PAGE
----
Buffalo City: a university-city development strategy conceptional framework and implementation strategy: final report

OUTPUT TYPE: Research report- client
PUBLICATION YEAR: 2019
TITLE AUTHOR(S): L.Bank, M.Paterson
KEYWORDS: BUFFALO CITY UNIVERSITY-CITY PROJECT
Print: HSRC Library: shelf number 11371
HANDLE: 20.500.11910/15296

If you would like to obtain a copy of this Research Output, please contact Hanlie Baudin at researchoutputs@hsrc.ac.za.

Abstract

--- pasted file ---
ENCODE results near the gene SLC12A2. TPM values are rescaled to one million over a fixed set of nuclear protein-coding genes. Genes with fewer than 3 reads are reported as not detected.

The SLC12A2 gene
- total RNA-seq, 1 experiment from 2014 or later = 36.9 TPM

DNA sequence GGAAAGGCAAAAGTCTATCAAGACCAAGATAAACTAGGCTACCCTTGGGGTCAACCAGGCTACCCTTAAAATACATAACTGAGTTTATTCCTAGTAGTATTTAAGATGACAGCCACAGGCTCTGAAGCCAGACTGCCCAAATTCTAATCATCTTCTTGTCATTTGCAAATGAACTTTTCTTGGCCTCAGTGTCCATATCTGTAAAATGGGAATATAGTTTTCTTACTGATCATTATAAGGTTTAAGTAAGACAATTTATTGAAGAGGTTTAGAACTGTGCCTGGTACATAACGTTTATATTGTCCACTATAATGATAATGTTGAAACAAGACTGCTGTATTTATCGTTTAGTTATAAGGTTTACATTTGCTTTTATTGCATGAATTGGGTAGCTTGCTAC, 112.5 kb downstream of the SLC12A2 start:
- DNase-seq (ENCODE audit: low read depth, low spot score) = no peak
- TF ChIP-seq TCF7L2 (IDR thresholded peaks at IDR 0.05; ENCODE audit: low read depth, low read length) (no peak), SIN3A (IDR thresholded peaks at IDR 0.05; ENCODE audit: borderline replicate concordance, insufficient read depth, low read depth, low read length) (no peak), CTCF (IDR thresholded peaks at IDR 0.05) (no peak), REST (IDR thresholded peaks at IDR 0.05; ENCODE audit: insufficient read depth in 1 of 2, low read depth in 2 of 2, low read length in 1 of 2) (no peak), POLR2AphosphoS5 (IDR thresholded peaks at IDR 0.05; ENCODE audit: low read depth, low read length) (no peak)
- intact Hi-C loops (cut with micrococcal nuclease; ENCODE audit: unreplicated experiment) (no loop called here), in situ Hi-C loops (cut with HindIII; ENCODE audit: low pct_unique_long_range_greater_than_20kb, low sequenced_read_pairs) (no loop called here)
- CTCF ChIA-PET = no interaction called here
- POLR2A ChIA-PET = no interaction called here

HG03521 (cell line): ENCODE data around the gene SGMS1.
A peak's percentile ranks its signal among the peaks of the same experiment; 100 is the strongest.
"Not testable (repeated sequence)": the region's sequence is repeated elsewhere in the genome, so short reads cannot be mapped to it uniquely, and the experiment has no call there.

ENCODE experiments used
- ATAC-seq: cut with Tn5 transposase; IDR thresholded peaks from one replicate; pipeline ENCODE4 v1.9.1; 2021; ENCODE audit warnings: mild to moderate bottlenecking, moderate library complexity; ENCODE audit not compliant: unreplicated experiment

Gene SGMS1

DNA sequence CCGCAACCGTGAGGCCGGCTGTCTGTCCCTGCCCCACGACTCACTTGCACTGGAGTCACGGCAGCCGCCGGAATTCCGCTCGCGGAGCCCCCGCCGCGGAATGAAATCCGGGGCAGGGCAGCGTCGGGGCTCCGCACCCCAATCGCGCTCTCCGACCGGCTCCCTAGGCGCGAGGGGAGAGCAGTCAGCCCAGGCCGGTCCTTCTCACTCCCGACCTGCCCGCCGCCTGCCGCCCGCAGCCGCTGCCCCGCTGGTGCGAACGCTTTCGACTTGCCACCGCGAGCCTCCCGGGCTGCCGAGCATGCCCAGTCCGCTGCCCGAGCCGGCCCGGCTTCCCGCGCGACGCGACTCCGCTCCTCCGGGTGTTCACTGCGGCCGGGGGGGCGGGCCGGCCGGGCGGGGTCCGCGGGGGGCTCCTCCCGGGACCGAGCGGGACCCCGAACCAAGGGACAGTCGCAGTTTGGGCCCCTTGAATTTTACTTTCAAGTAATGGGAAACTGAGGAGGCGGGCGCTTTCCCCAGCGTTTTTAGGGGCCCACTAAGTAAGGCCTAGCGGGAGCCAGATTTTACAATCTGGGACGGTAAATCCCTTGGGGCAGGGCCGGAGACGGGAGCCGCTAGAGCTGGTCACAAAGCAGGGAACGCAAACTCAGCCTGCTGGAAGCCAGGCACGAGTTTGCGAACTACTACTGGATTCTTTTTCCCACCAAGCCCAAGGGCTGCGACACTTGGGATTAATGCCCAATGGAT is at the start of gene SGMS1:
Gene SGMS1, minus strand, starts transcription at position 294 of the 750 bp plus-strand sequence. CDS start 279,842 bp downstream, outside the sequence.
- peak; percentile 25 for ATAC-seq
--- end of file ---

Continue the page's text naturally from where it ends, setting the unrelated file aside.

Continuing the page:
The report indicates that challenges in formulating and implementing urban and city-region development policies are impeding the adoption of effective inner-city regeneration models, such as those forged in other parts of the world. In this context, the fourth section of the report provides a detailed account of a stakeholder engagement process which took place in November 2018 at which many of the leading stakeholders in the sleeper site project and other urban regeneration processes expressed their concerns and interest. Local universities, government departments and the business community were represented. National Treasury and the Housing Development Agency made presentations. The workshop reaffirmed the need for conceptual clarity on the nature and form of the development strategy being forged by the BCMDA and its relationship to existing plans and programmes for the development of the city and the main interest groups and institutions. The fifth section returns to the idea of an anchor-plus city-campus strategy and highlights certain key aspects of such an approach in terms of possible demarcation and design. This progress report lays the foundation for further discussion and strategic reflection as the project develops. In sum, its purpose is to help clarify an approach for the BCMDA to adopt in its advocacy of a 'university city' and to specify how such an approach might be aligned with the realities of the city and the current opportunities. This report is intended primarily as a conceptual tool that will orientate a strategic planning framework, which will emerge through further research and engagement.